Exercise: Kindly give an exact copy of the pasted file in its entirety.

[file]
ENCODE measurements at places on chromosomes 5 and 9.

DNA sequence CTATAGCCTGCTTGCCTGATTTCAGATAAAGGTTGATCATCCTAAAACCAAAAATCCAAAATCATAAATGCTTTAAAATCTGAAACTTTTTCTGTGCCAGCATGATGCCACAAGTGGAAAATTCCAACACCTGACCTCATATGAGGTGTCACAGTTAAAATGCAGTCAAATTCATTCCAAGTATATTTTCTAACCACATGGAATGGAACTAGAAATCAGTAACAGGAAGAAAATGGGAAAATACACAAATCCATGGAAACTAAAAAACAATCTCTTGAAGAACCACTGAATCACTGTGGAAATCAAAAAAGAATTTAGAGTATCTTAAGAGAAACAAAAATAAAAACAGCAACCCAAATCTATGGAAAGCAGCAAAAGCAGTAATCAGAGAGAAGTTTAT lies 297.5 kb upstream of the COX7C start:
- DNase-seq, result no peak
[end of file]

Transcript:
ENCODE measurements at places on chromosomes 5 and 9.

DNA sequence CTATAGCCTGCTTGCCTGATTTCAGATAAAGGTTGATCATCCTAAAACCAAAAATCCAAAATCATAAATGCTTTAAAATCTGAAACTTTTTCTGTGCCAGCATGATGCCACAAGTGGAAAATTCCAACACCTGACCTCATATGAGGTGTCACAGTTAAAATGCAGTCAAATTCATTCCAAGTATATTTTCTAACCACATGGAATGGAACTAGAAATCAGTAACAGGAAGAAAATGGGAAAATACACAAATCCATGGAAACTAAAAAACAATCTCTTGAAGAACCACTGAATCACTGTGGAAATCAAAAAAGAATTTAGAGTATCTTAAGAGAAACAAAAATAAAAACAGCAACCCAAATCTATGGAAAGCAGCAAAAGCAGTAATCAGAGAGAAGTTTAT lies 297.5 kb upstream of the COX7C start:
- DNase-seq, result no peak